January 2nd, 2012
03:09 PM ET
Editor's Note: Stephen Prothero, a Boston University religion scholar and author of "God is Not One: The Eight Rival Religions that Run the World," is a regular CNN Belief Blog contributor.
By Stephen Prothero, Special to CNN
New Year’s Eve is usually truce time in the culture wars — a moment to reflect and hope and forget your troubles (and the world’s). Not so on Saturday night, when Cee Lo Green changed the lyrics to John Lennon’s “Imagine” while performing the song on live television in New York’s Time Square.
Instead of “Nothing to kill or die for, and no religion too,” Green sang, “Nothing to kill or die for, and all religion’s true.”
This change has performed something of a minor miracle: bringing atheists and evangelicals together in common cause. Atheists are outraged that Green is messing with what they see as an anthem for their cause, while evangelicals object to his view that all religions are true.
Green has also infuriated Beatles believers, who see tampering with any Lennon lyrics as tantamount to rewriting the Bible. On Twitter, more than one Beatles fan has quoted Cee Lo Green back to himself: “Forget you” (or worse).
Pop stars routinely tweak lyrics here and there (sometimes because they forget the words), but “Imagine” is nearly as iconic as Lennon and the Beatles themselves — number three on Rolling Stone’s 2004 list of the 500 Greatest Songs of All Time.
One of the great debates about the world’s religions concerns whether they are toxic or tonic. In recent years, Christopher Hitchens and other New Atheists have argued forcefully that all religion is “poison.”
Lennon never said that. In fact, he was powerfully drawn to various forms and offshoots of Hindu practice, including Transcendental Meditation. In 1968, he went to India and the following year in England he engaged in a wide-ranging conversation with the Hare Krishna leader Swami Prabhupada.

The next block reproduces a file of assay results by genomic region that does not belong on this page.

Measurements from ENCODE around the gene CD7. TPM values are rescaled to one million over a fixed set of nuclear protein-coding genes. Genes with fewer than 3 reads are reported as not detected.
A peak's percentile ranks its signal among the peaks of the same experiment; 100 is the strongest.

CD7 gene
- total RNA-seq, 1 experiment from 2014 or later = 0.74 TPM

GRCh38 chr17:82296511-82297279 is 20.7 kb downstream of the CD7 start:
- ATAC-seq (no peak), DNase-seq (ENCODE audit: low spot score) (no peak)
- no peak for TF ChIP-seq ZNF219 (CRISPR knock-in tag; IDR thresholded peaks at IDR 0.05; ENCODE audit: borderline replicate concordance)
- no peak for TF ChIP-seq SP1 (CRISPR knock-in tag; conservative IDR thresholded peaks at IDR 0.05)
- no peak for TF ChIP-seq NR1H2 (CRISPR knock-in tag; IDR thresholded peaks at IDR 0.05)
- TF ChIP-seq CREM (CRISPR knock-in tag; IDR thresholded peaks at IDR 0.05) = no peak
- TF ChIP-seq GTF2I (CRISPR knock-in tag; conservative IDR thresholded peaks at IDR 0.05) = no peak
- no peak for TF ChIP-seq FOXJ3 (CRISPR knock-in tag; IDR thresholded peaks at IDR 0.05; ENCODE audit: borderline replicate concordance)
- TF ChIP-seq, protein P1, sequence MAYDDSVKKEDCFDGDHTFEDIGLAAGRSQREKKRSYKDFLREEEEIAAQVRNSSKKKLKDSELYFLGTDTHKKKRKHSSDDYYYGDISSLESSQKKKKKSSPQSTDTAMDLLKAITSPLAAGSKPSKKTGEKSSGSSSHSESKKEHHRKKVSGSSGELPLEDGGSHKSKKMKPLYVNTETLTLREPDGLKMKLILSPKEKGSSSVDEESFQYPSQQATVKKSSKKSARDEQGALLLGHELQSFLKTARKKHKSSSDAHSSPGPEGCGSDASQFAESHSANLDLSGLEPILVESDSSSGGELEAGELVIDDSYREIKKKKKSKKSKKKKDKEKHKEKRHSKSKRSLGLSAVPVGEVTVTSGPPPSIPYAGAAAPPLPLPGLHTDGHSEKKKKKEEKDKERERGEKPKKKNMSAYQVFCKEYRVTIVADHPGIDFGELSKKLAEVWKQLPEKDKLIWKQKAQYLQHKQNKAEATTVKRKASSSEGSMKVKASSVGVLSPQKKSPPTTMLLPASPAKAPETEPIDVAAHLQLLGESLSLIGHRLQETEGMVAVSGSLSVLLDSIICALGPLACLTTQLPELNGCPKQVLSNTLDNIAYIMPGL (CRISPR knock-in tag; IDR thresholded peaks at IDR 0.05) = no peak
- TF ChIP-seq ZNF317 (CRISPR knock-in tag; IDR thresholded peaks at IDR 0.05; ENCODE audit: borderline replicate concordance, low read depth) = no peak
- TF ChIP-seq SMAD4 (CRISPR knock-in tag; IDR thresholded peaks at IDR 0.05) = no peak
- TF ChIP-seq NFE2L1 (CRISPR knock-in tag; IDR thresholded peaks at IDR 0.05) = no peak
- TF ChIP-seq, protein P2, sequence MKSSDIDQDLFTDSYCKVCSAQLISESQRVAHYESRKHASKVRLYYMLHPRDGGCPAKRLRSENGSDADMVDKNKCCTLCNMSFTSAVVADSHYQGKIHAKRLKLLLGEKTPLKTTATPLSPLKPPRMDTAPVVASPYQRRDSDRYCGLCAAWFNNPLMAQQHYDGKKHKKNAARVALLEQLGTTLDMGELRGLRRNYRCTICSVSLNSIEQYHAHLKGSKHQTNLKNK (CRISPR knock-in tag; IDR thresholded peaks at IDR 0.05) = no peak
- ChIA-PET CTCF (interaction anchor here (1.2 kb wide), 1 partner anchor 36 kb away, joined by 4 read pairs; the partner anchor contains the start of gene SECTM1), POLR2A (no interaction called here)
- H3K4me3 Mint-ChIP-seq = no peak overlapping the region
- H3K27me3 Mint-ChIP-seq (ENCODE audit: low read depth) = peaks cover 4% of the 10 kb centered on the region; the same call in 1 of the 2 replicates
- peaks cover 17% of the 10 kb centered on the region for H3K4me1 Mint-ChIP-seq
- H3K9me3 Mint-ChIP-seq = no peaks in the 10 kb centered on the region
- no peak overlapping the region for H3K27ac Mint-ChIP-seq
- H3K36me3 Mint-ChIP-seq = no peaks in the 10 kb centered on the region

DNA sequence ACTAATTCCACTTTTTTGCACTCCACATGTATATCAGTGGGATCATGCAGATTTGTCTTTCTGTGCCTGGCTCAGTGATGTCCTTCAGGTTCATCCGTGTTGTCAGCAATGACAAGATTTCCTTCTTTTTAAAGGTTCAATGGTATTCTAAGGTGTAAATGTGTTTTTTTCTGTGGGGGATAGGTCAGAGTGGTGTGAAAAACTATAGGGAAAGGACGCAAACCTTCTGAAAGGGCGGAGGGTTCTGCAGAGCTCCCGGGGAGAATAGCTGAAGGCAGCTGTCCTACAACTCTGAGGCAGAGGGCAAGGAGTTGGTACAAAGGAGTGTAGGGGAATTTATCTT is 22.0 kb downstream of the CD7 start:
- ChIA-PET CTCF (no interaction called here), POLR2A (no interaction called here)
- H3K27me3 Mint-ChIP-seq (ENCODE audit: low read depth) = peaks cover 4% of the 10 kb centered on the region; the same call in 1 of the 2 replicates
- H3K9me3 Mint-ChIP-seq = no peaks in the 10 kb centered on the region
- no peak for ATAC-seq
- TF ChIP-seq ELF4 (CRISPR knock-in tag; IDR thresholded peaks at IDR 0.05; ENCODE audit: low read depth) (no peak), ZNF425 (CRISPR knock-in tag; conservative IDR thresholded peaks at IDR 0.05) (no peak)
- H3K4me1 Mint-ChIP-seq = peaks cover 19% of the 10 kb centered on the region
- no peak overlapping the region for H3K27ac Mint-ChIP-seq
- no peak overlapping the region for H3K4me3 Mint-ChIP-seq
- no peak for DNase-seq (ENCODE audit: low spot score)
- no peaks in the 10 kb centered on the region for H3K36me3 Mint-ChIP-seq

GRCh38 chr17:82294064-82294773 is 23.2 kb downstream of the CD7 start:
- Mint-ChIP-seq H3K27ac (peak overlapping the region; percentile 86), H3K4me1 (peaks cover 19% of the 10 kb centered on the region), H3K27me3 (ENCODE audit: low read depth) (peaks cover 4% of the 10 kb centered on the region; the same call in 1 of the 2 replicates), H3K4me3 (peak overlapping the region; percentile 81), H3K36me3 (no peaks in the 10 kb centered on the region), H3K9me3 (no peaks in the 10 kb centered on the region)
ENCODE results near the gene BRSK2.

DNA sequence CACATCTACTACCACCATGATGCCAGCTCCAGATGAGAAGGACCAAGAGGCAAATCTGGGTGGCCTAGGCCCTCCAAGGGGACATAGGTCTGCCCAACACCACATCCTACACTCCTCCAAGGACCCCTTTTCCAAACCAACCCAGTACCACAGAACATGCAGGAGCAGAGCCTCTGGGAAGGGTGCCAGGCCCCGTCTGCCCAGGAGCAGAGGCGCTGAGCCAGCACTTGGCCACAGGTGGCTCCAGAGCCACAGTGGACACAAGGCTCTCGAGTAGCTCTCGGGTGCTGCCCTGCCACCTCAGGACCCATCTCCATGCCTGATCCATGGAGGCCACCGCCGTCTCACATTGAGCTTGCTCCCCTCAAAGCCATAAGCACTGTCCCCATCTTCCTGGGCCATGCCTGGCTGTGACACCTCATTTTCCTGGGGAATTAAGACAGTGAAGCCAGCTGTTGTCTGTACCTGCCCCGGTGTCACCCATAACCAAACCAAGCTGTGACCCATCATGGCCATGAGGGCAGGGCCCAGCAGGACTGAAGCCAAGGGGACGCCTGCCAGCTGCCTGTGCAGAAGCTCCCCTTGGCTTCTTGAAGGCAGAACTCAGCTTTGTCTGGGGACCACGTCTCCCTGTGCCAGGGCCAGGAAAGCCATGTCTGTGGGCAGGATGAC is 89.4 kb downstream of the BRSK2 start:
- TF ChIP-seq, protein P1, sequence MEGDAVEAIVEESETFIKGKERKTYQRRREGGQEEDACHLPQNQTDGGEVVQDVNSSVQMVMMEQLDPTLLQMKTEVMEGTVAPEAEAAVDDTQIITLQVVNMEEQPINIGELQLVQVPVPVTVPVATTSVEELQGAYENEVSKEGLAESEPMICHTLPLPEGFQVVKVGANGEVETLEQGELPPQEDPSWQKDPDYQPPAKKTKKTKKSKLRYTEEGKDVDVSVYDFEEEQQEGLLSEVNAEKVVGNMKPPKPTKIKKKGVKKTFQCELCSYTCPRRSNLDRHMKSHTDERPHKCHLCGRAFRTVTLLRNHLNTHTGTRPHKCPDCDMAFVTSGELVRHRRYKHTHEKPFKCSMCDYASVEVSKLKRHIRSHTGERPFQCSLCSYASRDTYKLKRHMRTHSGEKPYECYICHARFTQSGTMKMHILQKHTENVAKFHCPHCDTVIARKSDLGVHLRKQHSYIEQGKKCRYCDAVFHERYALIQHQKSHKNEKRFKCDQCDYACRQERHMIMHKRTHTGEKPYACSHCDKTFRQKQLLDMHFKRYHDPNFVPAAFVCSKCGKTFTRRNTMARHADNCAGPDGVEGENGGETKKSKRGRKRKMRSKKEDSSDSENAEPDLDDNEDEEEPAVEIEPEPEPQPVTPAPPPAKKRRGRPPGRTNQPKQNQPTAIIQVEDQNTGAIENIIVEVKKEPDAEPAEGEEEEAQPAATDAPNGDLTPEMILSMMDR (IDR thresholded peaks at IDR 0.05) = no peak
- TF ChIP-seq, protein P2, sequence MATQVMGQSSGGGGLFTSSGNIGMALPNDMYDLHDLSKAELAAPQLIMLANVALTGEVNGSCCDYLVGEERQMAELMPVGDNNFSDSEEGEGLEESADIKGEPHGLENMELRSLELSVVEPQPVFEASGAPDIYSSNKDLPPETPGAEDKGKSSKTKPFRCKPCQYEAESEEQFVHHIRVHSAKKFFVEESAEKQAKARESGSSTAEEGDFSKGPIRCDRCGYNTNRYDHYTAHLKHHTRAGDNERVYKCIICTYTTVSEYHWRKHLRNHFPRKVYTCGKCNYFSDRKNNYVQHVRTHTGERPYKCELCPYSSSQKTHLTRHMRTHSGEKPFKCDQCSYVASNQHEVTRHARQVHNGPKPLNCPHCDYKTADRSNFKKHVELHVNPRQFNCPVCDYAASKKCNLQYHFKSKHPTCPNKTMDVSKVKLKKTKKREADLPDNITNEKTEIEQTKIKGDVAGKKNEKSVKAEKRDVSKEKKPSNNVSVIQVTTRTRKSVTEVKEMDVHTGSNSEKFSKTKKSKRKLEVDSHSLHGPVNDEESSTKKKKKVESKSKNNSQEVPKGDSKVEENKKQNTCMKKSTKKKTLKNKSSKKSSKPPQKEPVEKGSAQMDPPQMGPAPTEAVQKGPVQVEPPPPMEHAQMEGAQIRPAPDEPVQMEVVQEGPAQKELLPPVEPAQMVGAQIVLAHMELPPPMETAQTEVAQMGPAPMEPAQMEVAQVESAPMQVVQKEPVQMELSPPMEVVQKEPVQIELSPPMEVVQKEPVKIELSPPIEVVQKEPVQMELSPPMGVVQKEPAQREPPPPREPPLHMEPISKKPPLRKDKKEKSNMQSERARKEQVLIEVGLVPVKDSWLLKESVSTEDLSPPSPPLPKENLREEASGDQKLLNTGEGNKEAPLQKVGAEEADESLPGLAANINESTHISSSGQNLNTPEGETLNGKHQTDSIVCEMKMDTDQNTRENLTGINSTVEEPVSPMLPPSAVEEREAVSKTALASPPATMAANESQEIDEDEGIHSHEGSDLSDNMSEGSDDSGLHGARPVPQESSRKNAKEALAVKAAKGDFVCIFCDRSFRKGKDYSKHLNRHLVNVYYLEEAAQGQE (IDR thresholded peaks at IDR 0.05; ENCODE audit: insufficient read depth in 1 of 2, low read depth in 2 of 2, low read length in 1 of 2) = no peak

But he was clearly a critic of organized religion in general, and of Christianity in particular. (Remember when he bragged that the Beatles were more famous than Jesus?) And as “Imagine” attests, he stood alongside those who saw religion as a source of lethal conflict in the world.
The message of “Imagine” is simple. Here Lennon allows himself to imagine what Martin Luther King Jr. spoke of as a “beloved community” wrapping its arms around the entire planet. Three things need to go away for that to be possible: countries, religions, and possessions.
So this was not some minor cut Cee Lo Green did to the song on New Year’s Eve. It was major surgery on Lennon’s “one world” vision.
One final quibble, this time about “all religion’s true.” Huh? What does that even mean?
If one religion says there is one god, another says there are millions of gods, and another says there are no gods, can they all be true? Perhaps in some mystical sense. But on some theological questions, at least, the logical laws of contradiction still obtain.
I say let’s leave the Christ in Christmas, and for the rest of 2012, at least, let’s leave the Lennon in Lennon, too.
The opinions expressed in this commentary are solely those of Stephen Prothero.
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The CNN Belief Blog covers the faith angles of the day's biggest stories, from breaking news to politics to entertainment, fostering a global conversation about the role of religion and belief in readers' lives. It's edited by CNN's Daniel Burke and Eric Marrapodi with daily contributions from CNN's worldwide newsgathering team and frequent posts from religion scholar and author Stephen Prothero.